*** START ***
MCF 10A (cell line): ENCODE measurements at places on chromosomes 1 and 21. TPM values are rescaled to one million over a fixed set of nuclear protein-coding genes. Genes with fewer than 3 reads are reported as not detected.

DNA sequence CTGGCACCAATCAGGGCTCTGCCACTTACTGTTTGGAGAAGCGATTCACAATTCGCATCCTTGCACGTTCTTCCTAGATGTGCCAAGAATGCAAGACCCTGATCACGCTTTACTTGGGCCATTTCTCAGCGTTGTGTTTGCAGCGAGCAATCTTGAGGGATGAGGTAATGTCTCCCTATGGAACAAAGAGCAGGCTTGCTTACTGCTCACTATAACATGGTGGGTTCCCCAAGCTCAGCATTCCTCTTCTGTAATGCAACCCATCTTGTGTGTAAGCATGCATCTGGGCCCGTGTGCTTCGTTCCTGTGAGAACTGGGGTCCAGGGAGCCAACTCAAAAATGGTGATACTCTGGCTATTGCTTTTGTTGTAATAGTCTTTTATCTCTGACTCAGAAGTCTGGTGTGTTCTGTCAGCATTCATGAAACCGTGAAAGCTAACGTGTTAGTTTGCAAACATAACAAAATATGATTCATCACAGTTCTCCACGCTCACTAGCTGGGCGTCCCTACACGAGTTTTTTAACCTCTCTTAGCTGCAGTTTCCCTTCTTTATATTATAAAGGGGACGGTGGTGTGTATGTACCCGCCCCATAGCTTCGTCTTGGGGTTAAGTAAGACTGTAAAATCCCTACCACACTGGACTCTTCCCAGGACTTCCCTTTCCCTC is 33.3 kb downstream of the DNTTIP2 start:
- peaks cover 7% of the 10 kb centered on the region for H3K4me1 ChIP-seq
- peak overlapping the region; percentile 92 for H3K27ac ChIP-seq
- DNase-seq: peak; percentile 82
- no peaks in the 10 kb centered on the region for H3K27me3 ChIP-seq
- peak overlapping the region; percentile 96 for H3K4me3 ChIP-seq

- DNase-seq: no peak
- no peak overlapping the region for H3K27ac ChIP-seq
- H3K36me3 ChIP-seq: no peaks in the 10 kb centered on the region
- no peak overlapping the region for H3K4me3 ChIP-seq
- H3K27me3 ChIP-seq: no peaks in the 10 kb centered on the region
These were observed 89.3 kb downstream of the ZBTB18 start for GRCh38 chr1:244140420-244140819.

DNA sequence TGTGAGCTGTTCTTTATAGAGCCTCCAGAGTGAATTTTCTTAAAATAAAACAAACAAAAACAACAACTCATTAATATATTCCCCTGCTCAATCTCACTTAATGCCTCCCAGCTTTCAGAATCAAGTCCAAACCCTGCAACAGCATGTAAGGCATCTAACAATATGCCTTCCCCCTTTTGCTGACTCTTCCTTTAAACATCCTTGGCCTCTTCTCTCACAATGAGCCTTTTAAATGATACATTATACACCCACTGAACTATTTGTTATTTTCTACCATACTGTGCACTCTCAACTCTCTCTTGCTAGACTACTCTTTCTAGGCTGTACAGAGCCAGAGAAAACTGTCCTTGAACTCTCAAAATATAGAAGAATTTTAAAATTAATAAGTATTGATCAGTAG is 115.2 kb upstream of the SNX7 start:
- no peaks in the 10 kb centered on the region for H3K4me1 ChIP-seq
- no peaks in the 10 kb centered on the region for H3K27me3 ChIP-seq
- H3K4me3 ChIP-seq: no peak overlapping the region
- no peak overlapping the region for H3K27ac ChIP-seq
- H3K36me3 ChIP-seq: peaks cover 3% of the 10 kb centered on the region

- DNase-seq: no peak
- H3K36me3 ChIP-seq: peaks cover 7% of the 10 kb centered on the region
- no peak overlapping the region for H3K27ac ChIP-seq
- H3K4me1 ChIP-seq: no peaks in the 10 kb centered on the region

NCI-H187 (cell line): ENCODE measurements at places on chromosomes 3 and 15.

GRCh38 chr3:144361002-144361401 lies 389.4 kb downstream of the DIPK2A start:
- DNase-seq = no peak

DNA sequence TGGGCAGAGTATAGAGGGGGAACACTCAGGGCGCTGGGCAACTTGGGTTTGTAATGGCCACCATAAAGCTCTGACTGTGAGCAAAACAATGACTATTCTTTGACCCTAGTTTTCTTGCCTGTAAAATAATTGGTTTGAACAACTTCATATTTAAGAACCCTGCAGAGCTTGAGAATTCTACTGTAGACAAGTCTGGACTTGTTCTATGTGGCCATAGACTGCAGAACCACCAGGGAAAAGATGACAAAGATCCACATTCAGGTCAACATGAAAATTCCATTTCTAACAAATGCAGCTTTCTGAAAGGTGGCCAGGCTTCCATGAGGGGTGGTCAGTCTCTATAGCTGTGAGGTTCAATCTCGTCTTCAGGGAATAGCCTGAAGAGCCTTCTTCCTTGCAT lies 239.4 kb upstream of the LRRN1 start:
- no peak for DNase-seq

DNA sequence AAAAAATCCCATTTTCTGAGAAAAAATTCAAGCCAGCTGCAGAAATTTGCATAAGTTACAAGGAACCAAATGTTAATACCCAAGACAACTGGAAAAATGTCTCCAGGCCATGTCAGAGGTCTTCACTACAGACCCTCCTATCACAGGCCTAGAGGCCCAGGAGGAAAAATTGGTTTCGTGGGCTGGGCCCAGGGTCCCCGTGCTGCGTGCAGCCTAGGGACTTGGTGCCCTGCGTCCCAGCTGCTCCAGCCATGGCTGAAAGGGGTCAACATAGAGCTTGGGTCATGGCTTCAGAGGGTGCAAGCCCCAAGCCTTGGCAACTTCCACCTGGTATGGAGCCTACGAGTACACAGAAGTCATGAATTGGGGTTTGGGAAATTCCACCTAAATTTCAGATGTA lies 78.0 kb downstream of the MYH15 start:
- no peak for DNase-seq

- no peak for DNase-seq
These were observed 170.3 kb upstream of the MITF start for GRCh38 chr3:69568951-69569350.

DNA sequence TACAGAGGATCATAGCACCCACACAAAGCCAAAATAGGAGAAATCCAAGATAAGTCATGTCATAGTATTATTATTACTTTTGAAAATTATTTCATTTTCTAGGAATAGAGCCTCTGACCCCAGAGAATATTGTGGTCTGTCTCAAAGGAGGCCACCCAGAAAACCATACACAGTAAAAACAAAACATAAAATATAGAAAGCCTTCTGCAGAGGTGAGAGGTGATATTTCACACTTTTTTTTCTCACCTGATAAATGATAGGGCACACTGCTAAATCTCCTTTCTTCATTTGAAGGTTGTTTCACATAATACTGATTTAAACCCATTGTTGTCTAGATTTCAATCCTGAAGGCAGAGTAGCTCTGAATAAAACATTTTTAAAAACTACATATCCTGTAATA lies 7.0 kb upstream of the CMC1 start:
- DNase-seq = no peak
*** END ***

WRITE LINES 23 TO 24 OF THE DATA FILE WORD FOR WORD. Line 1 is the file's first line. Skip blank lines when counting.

- H3K4me1 ChIP-seq: no peaks in the 10 kb centered on the region

NCI-H187 (cell line): ENCODE measurements at places on chromosomes 3 and 15.